Mosul, IRAQ— Shocking the conscience of anyone who would dare pay a few minutes of attention, Christians are being mowed down in Mosul. Community activists in Australia, England, US, Denmark, and Germany are begging world governments to do more than talk. Activists are protesting in front of city halls, holding meetings, getting petitions signed, attempting any and all efforts to raise the awareness and conscience of world leaders, turning a blind eye to the genocide of Iraqi Christians.
Nearly 10,000 Christians — roughly half the city's Christian population — have fled this month because of organized and targeted threats and attacks, according to Iraqi officials. Christians in Iraq are fast losing faith and trust with the Iraq government. Few Iraqi Christians are returning to the restive city of Mosul despite government pledges of financial support and protection, officials said Wednesday.
Attempts to bribe families back into the city have fallen on deaf ears. The prime minister offered every Christian family that returns to Mosul 1 million Iraqi dinars — about $865, said Jawdat Ismaeel, a local migration official. But less than a handful of Christians have returned, he said.
Iraqi Prime Minister Nuri al-Maliki vowed today to punish armed groups which have attacked and killed Christians in Mosul. Iraq "will punish those who caused the displacement of Christians from their homes, and hold accountable those who stood behind the armed groups which carried out these crimes," Maliki was quoted as saying in a statement.
Maliki, who was meeting with Iraqi Christian leaders, called the violence part of a greater "political scheme" that was doomed to fail. He stressed that police would continue to provide security while the government would take whatever steps necessary to help Iraq's minority Christian community. "Their (the Christians) departure from Iraq would be an insult to the Iraqi people," he said.
Christians weary over promises continue to see their existence erode. Efforts to keep Christians represented in the Iraqi constitution was stripped out at the eleventh hour and calls for a Christian province were rejected. The recent series of killings, widely blamed on al-Qaida in Iraq, has occurred as the religious minority stepped up lobbying efforts to ensure its representation in upcoming provincial elections in the predominantly Muslim country.
Islamic extremists have frequently targeted Christians and other religious minorities since the 2003 U.S.-led invasion, forcing tens of thousands to flee Iraq. However, attacks had declined as areas became more secure after a U.S. troop buildup, a U.S.-funded Sunni revolt against al-Qaida and a Shiite militia cease-fire.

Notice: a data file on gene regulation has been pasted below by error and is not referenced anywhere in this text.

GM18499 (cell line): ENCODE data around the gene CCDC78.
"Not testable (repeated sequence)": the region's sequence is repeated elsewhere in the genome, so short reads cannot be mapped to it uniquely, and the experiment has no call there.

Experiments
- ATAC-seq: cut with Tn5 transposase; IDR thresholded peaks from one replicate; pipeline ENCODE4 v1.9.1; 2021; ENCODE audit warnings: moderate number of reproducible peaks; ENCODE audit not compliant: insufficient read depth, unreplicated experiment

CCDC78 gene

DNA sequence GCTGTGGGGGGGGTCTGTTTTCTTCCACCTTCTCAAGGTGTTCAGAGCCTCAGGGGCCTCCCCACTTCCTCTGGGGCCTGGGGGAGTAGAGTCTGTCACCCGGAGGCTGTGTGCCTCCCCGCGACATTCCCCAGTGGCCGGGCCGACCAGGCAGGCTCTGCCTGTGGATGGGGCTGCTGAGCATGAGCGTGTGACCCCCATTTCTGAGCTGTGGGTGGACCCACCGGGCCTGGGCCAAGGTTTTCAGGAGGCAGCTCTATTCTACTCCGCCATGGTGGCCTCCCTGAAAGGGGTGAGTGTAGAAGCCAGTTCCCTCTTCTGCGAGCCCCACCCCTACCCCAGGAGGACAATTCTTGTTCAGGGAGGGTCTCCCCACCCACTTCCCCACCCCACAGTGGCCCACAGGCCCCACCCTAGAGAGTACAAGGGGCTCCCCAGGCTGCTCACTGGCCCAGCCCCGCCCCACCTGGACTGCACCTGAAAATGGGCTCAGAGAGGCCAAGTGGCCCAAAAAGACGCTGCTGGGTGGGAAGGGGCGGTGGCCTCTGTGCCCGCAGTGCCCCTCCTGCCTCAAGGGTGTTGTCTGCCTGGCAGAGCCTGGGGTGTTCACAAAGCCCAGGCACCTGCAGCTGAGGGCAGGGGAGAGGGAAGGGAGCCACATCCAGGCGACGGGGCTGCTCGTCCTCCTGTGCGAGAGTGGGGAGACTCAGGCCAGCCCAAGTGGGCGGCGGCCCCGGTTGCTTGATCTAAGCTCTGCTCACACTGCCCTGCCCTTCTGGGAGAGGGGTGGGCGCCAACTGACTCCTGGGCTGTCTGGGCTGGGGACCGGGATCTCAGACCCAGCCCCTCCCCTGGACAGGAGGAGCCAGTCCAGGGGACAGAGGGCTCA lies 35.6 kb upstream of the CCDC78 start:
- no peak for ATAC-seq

The Iraqi government is attempting to convince the world that the exodus of Iraq Christians out of Mosul has been stemmed. "The flight of Christians from Mosul has ceased," Ghanem al-Ghanam, director of Iraq's human rights ministry, said in a statement.
He said a fact-finding mission found that 2,275 families -- based on an average of four persons per family -- had abandoned their homes and jobs, taking shelter in Christian villages on the northern and eastern fringes of Nineveh province.
Lt. Gen. Riyadh Jalal Tawfiq, the Iraqi military commander for Ninevah province, said the government was fulfilling its responsibility to "give protection to every family that returns home." He said the security situation in Mosul was improving. Security checkpoints have been set up and foot patrols are checking the houses of displaced families to see who has returned, he said. "We urge other families to come back," Tawfiq said. "We will ensure their protection."
But few Iraqi Christians are buying the governments press announcements and continue looking for ways to flee.
Across oceans and continents, many Christians are organizing pressure on world governments to take action. About 100 people gathered in downtown Phoenix yesterday to advocate for the rights of Iraqi Christians and raise awareness about the religious and ethnic attacks occurring in the region.
Protesters stood in front of Phoenix City Hall, holding signs that read, "Silent genocide: Who will help the Christians of Iraq?" while speakers urged Americans to petition to their state officials to stand up for the rights of religious and ethnic minorities in Iraq.
One of the issues at the forefront of the protest concerned "Article 50," which was part of the Iraq Election Law in preliminary drafts but then eliminated. The article was designed to protect electoral rights in the parliament by reserving seats in a quota system for minorities. Protestors are appealing to the international community to demand the article's reinstatement.
Demonstrators are also asking that the United States and United Nations form a committee to investigate and monitor the attacks and intimidation tactics committed against Iraqi Christians.
The same efforts are occurring in Turlock and San Diego, California as well as Southfield, Michigan whereby hundreds of community leaders are gathering. The group from Michigan is sending a delegation to Washington D.C. to meet. Sydney, Australia and London, UK have also reported groups protesting too raise awareness.
All community leaders agree little action will be taken unless each individual takes action by calling their local, state, and national representatives and demand efforts to protect Iraqi Christians.
Since the US-led invasion of 2003 more than 200 Christians have been killed across Iraq and a large number of churches attacked, with the violence reaching shocking proportions in recent weeks, particularly in the north.
Around 800,000 Christians lived in Iraq at the time of the invasion, but the number has since shrunk by around a third as members of the minority community have fled the country, according to Christian leaders.